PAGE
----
Stepping Up

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It was one of those turbulent days when you forget that rubbing your eyes this hard could possibly leave you with no lashes, when the comfort of your bed makes an unreasonable case escaping responsibility, when the present is hazed by a head full of voices of past mistakes and a heart curdling with the uncertainty of the future. In that moment, you look up and find the stillness and streaks of light you yearned for within you. You pick up the monster machine lying under your pillow and let some of this light in through its lens. This moment is crucial, for after that, you close your eyes for a minute, step up, and step out of bed.

To small victories, each day.

Swim

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“This summer I went swimming,
This summer I might have drowned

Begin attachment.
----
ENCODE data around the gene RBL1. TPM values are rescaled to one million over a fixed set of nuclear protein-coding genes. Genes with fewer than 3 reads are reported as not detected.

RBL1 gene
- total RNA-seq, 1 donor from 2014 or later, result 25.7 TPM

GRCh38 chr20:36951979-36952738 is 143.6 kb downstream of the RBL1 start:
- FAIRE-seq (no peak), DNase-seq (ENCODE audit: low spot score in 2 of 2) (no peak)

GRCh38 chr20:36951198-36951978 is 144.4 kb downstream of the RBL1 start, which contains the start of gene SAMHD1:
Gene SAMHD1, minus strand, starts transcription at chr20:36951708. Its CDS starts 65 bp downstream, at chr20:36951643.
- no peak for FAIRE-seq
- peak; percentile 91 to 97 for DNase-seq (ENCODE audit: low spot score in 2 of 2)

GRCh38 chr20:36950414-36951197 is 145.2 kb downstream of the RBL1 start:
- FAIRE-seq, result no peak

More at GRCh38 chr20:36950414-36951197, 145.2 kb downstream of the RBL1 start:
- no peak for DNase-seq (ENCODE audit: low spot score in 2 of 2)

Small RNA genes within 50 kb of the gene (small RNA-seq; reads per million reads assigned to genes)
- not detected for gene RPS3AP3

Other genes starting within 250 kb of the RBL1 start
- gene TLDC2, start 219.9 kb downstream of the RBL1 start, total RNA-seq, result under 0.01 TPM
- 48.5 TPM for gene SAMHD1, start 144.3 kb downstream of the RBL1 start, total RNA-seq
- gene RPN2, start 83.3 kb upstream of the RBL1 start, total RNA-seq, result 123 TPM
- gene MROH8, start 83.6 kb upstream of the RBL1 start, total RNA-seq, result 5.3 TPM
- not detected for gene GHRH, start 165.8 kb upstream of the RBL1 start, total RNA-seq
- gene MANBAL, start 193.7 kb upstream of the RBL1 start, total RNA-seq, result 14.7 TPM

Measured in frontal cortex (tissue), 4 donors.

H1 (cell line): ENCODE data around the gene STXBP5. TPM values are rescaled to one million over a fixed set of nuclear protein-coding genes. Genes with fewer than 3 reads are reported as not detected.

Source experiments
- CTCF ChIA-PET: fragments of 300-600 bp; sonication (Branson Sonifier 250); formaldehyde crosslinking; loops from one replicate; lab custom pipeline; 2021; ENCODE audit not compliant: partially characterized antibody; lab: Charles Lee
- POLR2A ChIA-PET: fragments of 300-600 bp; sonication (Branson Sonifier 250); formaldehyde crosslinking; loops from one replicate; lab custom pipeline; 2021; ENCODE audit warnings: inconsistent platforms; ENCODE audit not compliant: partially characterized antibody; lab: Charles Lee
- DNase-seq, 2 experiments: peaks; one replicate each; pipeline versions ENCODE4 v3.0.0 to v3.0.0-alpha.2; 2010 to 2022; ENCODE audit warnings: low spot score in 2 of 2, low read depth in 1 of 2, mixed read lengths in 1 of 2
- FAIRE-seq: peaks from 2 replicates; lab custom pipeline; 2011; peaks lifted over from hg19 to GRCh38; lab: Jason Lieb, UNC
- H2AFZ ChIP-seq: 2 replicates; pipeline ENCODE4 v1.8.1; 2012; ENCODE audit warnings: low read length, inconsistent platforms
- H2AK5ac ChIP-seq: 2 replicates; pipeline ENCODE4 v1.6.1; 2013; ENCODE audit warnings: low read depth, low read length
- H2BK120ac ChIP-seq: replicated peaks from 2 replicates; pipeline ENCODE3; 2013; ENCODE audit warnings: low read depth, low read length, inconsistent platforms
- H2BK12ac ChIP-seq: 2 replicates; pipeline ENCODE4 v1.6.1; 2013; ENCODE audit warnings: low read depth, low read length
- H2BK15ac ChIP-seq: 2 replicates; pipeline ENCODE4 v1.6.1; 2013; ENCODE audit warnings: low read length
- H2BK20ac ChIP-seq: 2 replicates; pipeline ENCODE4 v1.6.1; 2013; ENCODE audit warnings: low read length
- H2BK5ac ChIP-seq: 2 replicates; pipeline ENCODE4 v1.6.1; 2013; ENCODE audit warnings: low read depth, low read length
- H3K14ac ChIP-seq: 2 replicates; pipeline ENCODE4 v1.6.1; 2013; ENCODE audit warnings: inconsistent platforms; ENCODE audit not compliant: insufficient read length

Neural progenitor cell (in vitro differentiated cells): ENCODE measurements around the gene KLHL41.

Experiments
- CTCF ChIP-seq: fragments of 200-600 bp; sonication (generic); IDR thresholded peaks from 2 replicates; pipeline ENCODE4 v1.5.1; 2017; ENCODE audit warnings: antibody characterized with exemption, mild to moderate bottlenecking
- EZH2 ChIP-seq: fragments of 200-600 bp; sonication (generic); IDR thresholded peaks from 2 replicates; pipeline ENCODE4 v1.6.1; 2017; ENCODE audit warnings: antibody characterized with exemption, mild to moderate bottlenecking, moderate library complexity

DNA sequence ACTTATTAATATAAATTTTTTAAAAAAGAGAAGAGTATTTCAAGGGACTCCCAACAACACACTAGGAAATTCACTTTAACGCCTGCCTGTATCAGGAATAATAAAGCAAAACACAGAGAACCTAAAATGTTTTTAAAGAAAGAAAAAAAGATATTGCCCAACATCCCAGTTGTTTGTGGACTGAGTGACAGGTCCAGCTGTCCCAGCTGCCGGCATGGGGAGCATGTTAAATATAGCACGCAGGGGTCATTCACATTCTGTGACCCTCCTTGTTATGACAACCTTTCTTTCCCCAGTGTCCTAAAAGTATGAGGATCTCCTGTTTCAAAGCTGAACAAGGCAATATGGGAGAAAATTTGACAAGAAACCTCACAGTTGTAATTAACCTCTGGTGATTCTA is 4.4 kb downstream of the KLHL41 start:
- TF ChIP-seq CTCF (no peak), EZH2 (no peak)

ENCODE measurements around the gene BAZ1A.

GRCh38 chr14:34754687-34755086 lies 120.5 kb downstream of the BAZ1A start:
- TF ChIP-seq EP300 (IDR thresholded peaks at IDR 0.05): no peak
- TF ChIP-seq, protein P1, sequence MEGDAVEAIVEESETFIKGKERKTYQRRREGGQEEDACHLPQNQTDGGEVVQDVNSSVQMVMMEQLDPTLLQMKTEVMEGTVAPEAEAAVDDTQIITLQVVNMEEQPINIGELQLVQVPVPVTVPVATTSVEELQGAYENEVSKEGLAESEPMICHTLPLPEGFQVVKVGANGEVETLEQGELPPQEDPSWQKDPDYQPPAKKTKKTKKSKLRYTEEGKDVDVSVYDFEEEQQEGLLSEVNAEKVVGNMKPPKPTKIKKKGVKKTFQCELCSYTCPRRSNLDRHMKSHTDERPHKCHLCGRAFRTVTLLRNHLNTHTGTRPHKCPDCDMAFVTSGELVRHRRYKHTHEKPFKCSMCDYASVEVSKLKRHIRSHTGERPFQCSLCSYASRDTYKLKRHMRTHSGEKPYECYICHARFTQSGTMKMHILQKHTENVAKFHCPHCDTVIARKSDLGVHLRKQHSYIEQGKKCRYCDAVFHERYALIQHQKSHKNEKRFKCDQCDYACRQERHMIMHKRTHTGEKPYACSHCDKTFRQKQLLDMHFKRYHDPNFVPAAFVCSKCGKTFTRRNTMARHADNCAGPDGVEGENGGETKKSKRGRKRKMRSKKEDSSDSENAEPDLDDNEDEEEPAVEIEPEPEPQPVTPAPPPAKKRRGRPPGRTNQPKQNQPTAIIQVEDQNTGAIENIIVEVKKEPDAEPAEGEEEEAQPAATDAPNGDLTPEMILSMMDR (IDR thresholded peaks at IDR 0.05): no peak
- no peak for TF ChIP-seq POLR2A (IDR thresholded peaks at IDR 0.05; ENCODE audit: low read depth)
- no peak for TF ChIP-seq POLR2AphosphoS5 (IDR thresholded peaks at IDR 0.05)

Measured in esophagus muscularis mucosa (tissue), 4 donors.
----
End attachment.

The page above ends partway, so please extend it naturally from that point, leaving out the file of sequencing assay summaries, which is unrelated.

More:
But I held my breath and I kicked my feet
And I moved my arms around…”

Loudon Wainwright III, Swimming Song 

Compromise

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Bugs,
I’ve let them colonise,
Harbour inside,
Create their own paradise.
Words,
I hear hollow advice,
They’re cold water,
To my wounds,
I taste the lies.
Mirrors
Bring to light
My spots and lines,
Cut, seep, squeeze out
Demons mine.
Darkness
Guzzles my mind
In one swig,
Clear and precise.
There’s no out,
Just in,
So I smile,
Learn to live
With these sighs.

The Tale of the Mistletoe

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“Oh, don’t ever harm Baldur!”

Beseeched Frigg to each n’ every one.

But overlooking the mistletoe

Brought death to her precious son.

She wept and howled, distraught,

Her tears forming white berries,

This loss even the Gods could feel.

So they brought Baldur back,

Put her out of her misery.

 

It’s an offering dropped from heaven,

Said the Greek and Roman.

For lovers to embrace,

And enemies to find peace.

Resilient like a warrior,

It feeds and heals,

Even when trees shed all their leaves.

 

Elks, chipmunks, robins,